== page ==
Figure 4: Interaction between extract and phage on bacterial population (a) affecting Vibrio parahaemolyticus B4XT4. (b) Affecting Vibrio parahaemolyticus B4X0T2.2.



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3.4. Effect of Plant Extract on the Colony of V. parahaemolyticus

Both strains of V. parahaemolyticus (B4XT4 and B4X0T2.2) were affected by the extract P. amarus, which changed the colony’s phenotype. The extract affected the shape of colonies — it caused the edge of V. parahaemolyticus B4X0T2.2 shrink and dentate with sharp and small peaks, compared to the round colonies of the control [Figure 5a and b]. The cover of the colonies was toothed, and lobate margins arose for B4XT4 [Figure 5c and d]. With regard to the colonies of V. parahaemolyticus B4X0T2.2, the size is smaller but insignificant. The most significant change in colony size was observed during a sharp decrease of 4 mm2 and 4.5 mm2, which was a drop of 1.3 times and 3.0 times, respectively [Figure 6a and b]. The decline in colony size apparently occurred in V. parahaemolyticus B4XT4; indeed, a size of 6 mm2 và 6.5 mm2 is notable, with a drop of 1.2 times and 1.1 times, respectively [Figure 6c and d].

Figure 5: Effect of plant extract on colonies of Vibrio parahaemolyticus B4XT4 and B4X0T2.2. (a) B4XT4; (b) B4XT4+ plant extract; (c) B4X0T2.2; (d) B4X0T2.2+ plant extract.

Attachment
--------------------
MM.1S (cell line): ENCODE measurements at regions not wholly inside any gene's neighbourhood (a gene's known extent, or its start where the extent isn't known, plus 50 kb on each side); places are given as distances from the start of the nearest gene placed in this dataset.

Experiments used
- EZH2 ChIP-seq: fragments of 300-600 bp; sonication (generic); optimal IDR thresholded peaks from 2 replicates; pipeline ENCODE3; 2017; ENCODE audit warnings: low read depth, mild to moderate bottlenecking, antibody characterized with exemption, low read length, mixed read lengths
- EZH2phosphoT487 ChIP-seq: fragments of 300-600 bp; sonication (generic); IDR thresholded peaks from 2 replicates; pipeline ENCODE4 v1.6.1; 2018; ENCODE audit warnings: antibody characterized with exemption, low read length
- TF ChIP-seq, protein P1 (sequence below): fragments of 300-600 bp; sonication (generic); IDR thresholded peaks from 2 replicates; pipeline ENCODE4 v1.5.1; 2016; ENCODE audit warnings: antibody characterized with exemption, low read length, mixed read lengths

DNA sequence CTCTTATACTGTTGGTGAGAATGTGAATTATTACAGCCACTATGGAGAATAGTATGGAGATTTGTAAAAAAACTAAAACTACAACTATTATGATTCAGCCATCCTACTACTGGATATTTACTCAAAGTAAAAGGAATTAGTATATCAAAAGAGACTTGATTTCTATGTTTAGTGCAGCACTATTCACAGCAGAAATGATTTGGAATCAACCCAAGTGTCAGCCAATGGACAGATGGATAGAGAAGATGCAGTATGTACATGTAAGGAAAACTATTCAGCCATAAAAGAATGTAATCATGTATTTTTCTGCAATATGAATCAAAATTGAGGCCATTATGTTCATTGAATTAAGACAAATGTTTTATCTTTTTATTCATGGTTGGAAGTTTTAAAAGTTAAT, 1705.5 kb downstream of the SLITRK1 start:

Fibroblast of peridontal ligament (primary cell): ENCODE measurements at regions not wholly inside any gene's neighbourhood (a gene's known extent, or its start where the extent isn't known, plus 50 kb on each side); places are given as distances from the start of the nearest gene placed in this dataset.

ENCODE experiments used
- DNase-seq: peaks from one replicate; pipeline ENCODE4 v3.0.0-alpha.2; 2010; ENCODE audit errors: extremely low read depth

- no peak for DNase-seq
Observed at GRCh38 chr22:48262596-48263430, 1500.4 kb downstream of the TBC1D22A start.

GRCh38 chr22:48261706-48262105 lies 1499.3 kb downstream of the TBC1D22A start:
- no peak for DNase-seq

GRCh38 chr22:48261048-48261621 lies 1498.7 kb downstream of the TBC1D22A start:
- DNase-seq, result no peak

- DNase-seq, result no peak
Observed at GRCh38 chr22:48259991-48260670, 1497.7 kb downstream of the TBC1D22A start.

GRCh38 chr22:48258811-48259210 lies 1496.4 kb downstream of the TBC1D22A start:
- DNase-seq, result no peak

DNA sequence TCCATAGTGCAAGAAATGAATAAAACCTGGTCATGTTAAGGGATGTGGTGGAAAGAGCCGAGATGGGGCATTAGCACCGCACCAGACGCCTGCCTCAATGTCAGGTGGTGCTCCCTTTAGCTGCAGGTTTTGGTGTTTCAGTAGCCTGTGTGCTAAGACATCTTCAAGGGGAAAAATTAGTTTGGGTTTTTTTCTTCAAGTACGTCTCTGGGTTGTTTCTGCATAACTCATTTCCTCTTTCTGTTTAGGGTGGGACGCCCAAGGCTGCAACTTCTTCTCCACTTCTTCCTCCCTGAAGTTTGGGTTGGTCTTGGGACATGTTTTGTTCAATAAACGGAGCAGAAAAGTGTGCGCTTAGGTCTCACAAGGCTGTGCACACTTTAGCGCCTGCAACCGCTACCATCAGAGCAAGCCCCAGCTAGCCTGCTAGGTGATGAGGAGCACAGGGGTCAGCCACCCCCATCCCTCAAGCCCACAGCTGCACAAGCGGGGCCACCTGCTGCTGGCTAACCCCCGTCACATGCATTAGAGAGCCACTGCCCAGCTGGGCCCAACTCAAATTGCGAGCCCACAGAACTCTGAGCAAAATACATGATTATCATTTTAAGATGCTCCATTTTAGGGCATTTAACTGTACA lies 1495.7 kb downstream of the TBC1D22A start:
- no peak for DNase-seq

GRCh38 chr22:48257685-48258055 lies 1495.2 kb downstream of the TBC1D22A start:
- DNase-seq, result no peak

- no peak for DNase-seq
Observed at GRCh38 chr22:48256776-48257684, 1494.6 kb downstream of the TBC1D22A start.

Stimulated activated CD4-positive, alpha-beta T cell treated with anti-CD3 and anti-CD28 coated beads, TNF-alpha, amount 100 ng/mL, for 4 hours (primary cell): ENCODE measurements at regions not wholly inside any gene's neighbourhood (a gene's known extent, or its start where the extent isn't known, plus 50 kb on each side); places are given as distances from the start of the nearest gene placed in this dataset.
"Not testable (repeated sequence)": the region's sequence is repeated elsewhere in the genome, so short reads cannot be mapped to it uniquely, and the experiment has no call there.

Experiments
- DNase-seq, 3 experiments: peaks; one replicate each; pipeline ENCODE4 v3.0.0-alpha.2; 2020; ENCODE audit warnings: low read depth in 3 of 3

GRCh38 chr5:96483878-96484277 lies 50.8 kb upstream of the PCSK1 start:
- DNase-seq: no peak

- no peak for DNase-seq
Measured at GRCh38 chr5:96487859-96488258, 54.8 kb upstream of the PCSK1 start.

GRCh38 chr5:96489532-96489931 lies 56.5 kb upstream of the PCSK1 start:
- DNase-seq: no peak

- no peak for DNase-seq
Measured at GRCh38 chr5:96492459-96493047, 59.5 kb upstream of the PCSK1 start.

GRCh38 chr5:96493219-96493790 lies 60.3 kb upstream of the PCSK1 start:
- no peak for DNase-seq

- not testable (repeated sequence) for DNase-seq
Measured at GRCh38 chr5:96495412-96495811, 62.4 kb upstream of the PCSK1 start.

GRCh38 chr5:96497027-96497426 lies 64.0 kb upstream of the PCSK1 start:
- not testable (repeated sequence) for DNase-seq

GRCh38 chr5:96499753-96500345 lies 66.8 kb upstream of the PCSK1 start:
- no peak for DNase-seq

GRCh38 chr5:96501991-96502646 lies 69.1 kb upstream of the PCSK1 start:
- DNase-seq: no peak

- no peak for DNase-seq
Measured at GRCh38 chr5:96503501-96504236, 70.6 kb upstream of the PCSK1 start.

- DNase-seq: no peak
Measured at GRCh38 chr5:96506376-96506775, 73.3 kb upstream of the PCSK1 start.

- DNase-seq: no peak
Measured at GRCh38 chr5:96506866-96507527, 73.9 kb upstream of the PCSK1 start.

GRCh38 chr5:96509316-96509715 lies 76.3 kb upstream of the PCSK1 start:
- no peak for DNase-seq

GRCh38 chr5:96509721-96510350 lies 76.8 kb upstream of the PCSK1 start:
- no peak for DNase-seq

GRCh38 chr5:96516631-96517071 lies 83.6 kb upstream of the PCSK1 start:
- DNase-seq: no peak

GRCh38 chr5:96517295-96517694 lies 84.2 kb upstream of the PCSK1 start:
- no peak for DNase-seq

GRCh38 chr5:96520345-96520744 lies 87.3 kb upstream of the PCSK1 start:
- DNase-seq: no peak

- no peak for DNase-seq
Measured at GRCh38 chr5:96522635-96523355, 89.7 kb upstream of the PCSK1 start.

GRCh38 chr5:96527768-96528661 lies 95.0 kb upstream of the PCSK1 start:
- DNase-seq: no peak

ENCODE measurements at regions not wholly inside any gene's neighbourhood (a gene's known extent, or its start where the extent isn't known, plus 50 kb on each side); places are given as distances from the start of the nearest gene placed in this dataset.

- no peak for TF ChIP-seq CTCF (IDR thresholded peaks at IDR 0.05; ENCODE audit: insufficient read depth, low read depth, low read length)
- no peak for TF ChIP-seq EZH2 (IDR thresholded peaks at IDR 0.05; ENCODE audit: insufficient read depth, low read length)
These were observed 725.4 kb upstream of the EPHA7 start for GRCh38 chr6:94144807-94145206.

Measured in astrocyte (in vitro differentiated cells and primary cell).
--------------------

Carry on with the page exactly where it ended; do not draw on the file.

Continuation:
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Figure 6: Colony size changes of Vibrio parahaemolyticus B4X0T2.2 and B4XT4 in the presence of Phyllanthus amarus extract. (a) B4X0T2.2; (b) B4X0T2.2+ plant extract; (c) B4XT4; (d) B4XT4+ plant extract.



[Click here to view]

3.5. Changes in Colonial Morphology in the Presence of Bacteriophages

The colonial morphology of V. parahaaemolyticus B4XT4 and V. parahaaemolyticus B4X0T2.2, when infected with a phage, changed compared with the control. PhageVD1 infected V. parahaemolyticus B4XT4 and V. parahaaemolyticus B4X0T2.2, causing the colony to shrink and change its serration compared to the control [Figure 7].